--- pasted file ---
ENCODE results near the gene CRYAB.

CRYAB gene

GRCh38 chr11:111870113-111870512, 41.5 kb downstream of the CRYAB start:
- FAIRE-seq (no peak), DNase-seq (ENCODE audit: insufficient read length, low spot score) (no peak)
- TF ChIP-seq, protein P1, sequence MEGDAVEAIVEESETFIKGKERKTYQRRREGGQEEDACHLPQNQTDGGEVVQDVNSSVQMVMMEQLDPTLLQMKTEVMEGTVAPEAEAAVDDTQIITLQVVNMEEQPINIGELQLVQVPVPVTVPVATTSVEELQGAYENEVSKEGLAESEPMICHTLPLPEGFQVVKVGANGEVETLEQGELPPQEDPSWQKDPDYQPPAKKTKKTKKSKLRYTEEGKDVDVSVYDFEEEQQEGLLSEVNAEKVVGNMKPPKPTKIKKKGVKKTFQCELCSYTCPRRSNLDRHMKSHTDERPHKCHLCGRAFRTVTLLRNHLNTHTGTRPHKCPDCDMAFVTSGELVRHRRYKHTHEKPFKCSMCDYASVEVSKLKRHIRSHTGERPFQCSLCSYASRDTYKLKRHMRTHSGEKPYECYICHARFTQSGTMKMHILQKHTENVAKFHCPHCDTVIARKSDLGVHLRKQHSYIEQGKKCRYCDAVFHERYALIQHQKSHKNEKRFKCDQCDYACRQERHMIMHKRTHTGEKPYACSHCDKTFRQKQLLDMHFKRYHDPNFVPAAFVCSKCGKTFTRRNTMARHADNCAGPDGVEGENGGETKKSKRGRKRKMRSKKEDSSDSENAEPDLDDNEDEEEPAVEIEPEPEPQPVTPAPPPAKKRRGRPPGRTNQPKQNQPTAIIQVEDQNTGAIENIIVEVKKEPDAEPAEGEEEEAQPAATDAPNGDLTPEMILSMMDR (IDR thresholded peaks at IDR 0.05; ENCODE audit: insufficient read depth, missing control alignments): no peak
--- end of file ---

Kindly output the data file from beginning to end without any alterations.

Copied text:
ENCODE results near the gene CRYAB.

CRYAB gene

GRCh38 chr11:111870113-111870512, 41.5 kb downstream of the CRYAB start:
- FAIRE-seq (no peak), DNase-seq (ENCODE audit: insufficient read length, low spot score) (no peak)
- TF ChIP-seq, protein P1, sequence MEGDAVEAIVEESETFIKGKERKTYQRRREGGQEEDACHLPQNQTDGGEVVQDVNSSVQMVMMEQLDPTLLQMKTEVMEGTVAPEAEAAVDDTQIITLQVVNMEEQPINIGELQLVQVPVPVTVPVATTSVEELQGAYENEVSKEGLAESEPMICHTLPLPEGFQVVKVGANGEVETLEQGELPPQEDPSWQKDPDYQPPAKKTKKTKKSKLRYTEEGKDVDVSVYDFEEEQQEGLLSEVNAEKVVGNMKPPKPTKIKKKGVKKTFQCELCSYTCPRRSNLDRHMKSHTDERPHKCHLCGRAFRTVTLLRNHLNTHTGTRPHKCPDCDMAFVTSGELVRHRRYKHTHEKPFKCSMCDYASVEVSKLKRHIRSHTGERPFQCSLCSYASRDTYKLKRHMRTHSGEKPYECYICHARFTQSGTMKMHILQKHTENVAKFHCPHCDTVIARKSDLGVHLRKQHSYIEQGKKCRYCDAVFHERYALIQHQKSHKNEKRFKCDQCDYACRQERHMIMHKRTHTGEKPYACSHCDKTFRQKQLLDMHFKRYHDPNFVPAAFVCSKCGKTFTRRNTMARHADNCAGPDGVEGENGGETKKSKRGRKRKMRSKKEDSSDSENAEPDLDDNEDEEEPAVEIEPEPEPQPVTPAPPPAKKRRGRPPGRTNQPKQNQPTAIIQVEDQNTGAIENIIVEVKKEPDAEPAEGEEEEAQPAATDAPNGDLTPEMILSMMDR (IDR thresholded peaks at IDR 0.05; ENCODE audit: insufficient read depth, missing control alignments): no peak